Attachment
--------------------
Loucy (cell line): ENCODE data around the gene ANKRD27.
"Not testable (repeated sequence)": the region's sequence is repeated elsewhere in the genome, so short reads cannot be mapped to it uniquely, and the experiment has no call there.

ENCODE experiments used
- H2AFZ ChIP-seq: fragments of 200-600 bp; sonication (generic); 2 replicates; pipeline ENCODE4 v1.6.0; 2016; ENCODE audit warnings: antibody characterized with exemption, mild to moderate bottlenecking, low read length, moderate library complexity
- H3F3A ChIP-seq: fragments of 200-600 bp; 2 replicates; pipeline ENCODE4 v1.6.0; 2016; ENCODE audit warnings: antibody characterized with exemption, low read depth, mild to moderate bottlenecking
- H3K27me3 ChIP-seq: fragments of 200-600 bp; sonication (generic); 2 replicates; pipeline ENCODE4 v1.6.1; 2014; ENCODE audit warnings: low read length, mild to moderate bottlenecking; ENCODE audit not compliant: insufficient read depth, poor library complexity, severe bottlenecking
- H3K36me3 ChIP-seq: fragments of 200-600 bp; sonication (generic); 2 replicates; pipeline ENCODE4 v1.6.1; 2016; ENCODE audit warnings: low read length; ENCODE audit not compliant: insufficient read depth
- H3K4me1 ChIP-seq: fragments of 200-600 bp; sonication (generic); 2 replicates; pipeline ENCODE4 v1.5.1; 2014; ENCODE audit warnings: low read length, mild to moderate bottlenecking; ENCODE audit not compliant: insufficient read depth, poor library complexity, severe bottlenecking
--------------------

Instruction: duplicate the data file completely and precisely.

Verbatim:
Loucy (cell line): ENCODE data around the gene ANKRD27.
"Not testable (repeated sequence)": the region's sequence is repeated elsewhere in the genome, so short reads cannot be mapped to it uniquely, and the experiment has no call there.

ENCODE experiments used
- H2AFZ ChIP-seq: fragments of 200-600 bp; sonication (generic); 2 replicates; pipeline ENCODE4 v1.6.0; 2016; ENCODE audit warnings: antibody characterized with exemption, mild to moderate bottlenecking, low read length, moderate library complexity
- H3F3A ChIP-seq: fragments of 200-600 bp; 2 replicates; pipeline ENCODE4 v1.6.0; 2016; ENCODE audit warnings: antibody characterized with exemption, low read depth, mild to moderate bottlenecking
- H3K27me3 ChIP-seq: fragments of 200-600 bp; sonication (generic); 2 replicates; pipeline ENCODE4 v1.6.1; 2014; ENCODE audit warnings: low read length, mild to moderate bottlenecking; ENCODE audit not compliant: insufficient read depth, poor library complexity, severe bottlenecking
- H3K36me3 ChIP-seq: fragments of 200-600 bp; sonication (generic); 2 replicates; pipeline ENCODE4 v1.6.1; 2016; ENCODE audit warnings: low read length; ENCODE audit not compliant: insufficient read depth
- H3K4me1 ChIP-seq: fragments of 200-600 bp; sonication (generic); 2 replicates; pipeline ENCODE4 v1.5.1; 2014; ENCODE audit warnings: low read length, mild to moderate bottlenecking; ENCODE audit not compliant: insufficient read depth, poor library complexity, severe bottlenecking